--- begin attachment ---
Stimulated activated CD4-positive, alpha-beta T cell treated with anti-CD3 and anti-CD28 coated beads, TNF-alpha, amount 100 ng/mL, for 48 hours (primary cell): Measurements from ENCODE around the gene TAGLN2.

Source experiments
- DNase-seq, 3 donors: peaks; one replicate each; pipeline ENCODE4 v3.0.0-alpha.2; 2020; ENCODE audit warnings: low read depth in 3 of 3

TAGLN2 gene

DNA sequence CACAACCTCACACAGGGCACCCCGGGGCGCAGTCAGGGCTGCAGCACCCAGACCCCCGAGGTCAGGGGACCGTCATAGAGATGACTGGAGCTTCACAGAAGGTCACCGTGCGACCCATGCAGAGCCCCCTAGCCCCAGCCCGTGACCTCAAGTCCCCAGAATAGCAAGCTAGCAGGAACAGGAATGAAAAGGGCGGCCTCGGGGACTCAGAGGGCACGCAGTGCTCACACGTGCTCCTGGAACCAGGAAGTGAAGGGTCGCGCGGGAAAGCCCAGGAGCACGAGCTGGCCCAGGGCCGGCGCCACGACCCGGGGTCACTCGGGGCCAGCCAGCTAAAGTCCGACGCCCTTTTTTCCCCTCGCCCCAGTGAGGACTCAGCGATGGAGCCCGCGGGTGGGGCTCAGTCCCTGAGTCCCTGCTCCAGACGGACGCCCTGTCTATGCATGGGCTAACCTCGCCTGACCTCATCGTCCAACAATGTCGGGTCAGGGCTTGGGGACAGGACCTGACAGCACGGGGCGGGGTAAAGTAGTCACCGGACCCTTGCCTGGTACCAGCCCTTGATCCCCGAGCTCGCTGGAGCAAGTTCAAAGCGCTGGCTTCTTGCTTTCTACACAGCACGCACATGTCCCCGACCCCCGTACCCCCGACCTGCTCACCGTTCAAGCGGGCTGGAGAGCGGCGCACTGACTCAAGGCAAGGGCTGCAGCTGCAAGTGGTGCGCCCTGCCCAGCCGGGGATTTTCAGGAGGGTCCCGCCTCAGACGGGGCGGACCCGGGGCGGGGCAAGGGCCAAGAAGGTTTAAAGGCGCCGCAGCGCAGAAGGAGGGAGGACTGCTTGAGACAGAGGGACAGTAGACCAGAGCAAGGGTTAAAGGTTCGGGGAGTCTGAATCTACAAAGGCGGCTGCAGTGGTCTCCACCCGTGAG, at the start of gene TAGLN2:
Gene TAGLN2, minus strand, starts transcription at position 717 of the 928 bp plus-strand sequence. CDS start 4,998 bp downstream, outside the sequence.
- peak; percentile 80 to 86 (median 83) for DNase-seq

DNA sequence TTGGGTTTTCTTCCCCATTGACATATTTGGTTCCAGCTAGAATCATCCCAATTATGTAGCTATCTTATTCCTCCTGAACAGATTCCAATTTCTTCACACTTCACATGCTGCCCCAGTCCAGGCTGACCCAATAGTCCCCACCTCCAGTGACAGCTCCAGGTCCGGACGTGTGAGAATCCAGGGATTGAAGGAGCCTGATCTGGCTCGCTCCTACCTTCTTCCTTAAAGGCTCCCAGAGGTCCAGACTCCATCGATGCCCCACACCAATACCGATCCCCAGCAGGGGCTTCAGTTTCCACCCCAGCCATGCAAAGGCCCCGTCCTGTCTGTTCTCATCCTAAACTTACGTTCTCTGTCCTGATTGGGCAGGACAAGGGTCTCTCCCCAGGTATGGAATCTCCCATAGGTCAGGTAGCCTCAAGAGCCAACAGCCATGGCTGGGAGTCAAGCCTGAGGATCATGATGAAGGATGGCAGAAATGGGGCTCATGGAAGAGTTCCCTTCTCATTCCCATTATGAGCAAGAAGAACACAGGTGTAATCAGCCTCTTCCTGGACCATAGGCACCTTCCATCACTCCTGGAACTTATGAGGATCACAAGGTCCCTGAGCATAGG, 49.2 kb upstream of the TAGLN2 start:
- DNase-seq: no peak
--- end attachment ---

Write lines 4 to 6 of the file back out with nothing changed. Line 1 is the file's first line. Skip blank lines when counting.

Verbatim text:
TAGLN2 gene

DNA sequence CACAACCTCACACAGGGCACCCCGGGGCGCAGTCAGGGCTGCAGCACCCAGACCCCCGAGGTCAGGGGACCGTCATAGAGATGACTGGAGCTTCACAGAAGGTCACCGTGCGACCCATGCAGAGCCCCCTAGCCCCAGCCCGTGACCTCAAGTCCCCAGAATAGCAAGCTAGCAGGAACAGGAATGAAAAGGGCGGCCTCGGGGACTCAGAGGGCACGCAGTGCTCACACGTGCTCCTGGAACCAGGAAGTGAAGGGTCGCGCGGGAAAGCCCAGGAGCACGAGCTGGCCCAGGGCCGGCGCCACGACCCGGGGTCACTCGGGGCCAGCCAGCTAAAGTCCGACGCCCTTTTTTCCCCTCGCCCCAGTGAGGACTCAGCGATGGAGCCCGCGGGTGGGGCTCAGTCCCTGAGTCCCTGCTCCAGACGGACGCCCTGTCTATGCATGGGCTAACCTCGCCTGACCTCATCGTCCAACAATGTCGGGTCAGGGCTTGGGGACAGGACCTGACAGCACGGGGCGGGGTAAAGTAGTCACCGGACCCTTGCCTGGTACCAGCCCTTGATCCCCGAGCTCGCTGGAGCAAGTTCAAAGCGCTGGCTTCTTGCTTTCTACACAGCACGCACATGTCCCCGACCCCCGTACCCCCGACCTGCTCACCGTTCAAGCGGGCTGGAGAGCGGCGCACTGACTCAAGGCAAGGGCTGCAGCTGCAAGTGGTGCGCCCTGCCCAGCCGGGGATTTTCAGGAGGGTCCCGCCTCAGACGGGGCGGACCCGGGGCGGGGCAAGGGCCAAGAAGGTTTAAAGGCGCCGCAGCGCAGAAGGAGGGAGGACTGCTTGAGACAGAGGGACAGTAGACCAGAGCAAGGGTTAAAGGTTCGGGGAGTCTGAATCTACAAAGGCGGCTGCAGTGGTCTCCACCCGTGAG, at the start of gene TAGLN2:
Gene TAGLN2, minus strand, starts transcription at position 717 of the 928 bp plus-strand sequence. CDS start 4,998 bp downstream, outside the sequence.